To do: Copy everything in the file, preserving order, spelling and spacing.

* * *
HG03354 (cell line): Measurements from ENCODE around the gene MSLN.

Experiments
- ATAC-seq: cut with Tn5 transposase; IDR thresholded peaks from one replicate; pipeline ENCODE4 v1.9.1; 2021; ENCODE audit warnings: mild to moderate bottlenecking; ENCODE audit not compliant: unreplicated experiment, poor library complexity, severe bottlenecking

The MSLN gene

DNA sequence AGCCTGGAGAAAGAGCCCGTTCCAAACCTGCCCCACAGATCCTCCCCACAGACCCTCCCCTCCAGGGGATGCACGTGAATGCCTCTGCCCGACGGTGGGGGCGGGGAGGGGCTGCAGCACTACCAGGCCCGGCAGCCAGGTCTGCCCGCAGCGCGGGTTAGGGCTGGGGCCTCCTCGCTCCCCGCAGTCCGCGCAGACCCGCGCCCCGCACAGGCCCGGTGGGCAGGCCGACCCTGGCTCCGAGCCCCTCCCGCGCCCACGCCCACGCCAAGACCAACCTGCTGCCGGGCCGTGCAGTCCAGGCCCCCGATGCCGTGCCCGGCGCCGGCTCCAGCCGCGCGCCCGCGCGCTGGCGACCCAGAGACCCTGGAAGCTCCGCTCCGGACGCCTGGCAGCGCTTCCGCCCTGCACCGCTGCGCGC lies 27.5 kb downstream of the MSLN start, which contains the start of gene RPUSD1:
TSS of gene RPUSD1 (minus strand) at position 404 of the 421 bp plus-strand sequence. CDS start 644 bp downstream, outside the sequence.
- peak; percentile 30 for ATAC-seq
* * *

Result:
HG03354 (cell line): Measurements from ENCODE around the gene MSLN.

Experiments
- ATAC-seq: cut with Tn5 transposase; IDR thresholded peaks from one replicate; pipeline ENCODE4 v1.9.1; 2021; ENCODE audit warnings: mild to moderate bottlenecking; ENCODE audit not compliant: unreplicated experiment, poor library complexity, severe bottlenecking

The MSLN gene

DNA sequence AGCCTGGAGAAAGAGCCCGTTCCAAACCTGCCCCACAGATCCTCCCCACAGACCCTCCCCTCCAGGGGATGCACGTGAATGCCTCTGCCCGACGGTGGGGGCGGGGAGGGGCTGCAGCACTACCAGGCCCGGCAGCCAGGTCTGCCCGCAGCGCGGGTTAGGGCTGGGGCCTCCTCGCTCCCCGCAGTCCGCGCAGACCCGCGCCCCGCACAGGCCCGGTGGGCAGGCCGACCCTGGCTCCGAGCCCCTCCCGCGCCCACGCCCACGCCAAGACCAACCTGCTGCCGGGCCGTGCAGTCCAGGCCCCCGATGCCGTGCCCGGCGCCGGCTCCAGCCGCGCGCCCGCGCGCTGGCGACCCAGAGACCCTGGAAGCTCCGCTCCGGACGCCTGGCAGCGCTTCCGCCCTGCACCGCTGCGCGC lies 27.5 kb downstream of the MSLN start, which contains the start of gene RPUSD1:
TSS of gene RPUSD1 (minus strand) at position 404 of the 421 bp plus-strand sequence. CDS start 644 bp downstream, outside the sequence.
- peak; percentile 30 for ATAC-seq